I’ll be honest and upfront. I am not good at saving money. It’s a pain in the rear end, annoying, unpleasant and rather quite difficult, not to mention I got to sacrifice things such as beer, vino and ordering take out. Never the less, I am working diligently on improving my self, hence for this blog for example.
Reality of it all, in order to become a suscceful saver, not only do you need to become a penny pincher, smart shopper, know where your money is coming from where it’s going to, figure out what can be totally eliminated and which things can be trimmed from your spending and last but not least, setting goals. This my friends is called budgeting!
Recently (as in last night) I came across a website called mint.com. Long and short of it, mint.com is like your online friend for budgeting. It does things like tracking your online bank accounts, investment accounts and even credit products (ie credit cards, lines of credit and much more).
Furthermore, mint.com analyzes your spending habits and makes suggestions on ways to cut your spending and identifies areas where you simply may be overspending.
Mint.com is totally FREE. There is no charge to you (the user), all of their money is made via referrals. So for example you have a TD savings account and your monthly service fees are too much, so you decide to switch to RBC for example and use one of their savings accounts. You win, because you cut your service fees and are saving money, mint.com wins, because they referred you and RBC will give them some sort of a kick back.
They track almost everything, from your daily coffee, gas, lunch expenses, groceries and more to things such as monthly service charges on your bank accounts and credit cards. They will automatically send you an email alert. Letting you know if you are going over your budget.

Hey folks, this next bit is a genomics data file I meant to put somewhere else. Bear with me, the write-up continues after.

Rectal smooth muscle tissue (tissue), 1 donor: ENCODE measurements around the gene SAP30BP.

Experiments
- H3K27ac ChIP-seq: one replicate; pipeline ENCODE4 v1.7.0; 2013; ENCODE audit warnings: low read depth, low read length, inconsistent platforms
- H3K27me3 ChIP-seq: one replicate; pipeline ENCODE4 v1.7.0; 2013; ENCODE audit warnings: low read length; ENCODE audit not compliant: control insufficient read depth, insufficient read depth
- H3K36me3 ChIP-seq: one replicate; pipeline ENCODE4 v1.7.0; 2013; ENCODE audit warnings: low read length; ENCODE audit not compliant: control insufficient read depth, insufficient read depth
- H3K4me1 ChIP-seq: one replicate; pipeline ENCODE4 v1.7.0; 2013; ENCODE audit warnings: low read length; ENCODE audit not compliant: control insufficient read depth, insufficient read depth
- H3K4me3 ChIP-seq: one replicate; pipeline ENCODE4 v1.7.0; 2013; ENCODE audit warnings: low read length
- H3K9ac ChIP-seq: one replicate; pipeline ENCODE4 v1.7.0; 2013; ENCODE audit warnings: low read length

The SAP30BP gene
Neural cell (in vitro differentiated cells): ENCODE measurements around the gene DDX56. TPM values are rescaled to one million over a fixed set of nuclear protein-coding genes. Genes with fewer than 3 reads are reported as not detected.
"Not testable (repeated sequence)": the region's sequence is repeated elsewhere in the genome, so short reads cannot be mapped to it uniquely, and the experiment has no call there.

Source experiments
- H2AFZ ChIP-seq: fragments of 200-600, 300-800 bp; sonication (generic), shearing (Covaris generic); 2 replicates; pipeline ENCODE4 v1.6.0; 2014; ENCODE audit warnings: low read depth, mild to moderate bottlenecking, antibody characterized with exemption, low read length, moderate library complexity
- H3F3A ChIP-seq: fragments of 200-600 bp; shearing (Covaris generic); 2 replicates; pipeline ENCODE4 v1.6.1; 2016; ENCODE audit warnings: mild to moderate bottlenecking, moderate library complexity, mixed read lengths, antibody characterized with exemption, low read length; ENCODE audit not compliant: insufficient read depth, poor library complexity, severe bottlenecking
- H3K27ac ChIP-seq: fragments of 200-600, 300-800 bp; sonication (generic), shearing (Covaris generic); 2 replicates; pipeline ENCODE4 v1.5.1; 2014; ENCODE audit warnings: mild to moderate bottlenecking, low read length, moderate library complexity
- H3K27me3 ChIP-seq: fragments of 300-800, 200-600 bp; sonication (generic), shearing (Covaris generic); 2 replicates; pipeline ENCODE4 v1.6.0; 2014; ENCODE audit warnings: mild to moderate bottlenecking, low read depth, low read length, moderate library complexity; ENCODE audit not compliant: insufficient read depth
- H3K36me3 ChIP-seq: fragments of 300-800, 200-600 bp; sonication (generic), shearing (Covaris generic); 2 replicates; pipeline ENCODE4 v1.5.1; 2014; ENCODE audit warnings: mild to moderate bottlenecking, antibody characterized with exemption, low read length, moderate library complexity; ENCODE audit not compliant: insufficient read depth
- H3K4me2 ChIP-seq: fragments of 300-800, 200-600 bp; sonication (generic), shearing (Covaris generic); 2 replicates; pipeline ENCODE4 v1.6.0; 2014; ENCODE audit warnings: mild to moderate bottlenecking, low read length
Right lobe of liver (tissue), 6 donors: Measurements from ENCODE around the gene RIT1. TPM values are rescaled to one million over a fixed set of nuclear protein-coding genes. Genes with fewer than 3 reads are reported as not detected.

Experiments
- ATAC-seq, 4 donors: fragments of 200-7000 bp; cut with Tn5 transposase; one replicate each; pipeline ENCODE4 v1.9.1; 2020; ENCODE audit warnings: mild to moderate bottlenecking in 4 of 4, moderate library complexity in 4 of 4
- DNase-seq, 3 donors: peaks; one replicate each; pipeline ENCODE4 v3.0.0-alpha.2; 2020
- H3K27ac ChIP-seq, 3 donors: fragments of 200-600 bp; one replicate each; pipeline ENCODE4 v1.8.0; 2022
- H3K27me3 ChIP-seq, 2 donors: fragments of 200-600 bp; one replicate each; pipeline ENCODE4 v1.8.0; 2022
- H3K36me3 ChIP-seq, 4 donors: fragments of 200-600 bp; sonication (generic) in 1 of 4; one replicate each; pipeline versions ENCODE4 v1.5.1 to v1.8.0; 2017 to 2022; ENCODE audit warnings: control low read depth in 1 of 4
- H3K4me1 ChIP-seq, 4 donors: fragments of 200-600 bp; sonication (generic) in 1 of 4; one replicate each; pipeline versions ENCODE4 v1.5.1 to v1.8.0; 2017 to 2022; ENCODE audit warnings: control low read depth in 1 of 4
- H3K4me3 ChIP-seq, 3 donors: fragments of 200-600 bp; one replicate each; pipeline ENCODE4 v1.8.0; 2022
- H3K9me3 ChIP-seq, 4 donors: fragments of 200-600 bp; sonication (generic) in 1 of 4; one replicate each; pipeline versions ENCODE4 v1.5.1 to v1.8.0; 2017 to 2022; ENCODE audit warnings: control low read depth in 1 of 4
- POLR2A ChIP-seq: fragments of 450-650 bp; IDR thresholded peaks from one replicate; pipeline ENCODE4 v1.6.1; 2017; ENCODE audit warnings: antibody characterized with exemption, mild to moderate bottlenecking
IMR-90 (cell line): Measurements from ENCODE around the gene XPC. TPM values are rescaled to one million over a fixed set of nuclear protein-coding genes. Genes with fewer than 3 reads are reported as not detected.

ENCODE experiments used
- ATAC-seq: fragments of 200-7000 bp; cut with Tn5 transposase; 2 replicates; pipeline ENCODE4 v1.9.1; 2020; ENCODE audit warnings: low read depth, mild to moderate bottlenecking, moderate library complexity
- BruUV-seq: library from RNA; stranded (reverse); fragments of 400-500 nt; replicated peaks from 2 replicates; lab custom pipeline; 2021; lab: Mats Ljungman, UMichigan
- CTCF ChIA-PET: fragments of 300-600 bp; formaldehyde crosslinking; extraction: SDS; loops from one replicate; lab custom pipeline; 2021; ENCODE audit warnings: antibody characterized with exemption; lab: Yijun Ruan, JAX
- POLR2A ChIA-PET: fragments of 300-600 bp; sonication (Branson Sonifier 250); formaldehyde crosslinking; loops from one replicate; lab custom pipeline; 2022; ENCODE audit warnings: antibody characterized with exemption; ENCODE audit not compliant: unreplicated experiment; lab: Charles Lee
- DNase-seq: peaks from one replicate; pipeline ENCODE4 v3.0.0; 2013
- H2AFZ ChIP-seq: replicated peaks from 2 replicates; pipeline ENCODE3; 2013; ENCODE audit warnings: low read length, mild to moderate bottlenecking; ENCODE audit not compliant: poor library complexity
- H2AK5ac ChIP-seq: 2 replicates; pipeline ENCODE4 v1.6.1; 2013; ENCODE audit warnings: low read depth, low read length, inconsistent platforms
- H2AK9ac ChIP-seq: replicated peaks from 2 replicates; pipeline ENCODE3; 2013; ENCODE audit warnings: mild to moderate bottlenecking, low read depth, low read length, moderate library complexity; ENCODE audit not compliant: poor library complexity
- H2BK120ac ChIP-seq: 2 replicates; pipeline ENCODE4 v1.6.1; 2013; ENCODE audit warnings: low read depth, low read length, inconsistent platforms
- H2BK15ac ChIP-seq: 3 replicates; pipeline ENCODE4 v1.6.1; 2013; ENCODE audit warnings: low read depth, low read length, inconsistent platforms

Now a little about their service. Mint.com parent company is Intuit (creaters of Quickbooks, Quicken & Turbo Tax). In order for you to sign up and fully use their services, you have to provide all your banking information, including account number and password to your online bank account. All the information is held securely on their own personal servers. If you are insecure about sharing your personal information, read their security policy . The website uses top notch security, it uses the same 128 bit SSL encryption like at Revenue Canada, it has received VeriSign security seal and is tested hourly for any hacking activity by Hackersafer and the best part, the users are registered anonomoysly. If this is not enough evidence for you to share your banking info (and you shouldbe reluctant to sharing your banking info) the big 4/5 banks allow mint.com to access their customer’s online banking info, except CIBC being the lone hold out (losers!).
I am yet to try the website my self, but after reading numerous reviews on the website, I think I may try it out, as long as I can overcome the security aspect of it, to allow someone else to view my personal banking information. The website looks very easy to navigate and user friendly, yet the best part it’s FREE! Who knows, once I try it out I think it should help me cut down my spending habits on unnecessary lunches, coffee purchases, but I think beer and vino will be hard one to give up.
Is anyone using mint.com? Please share some feedback!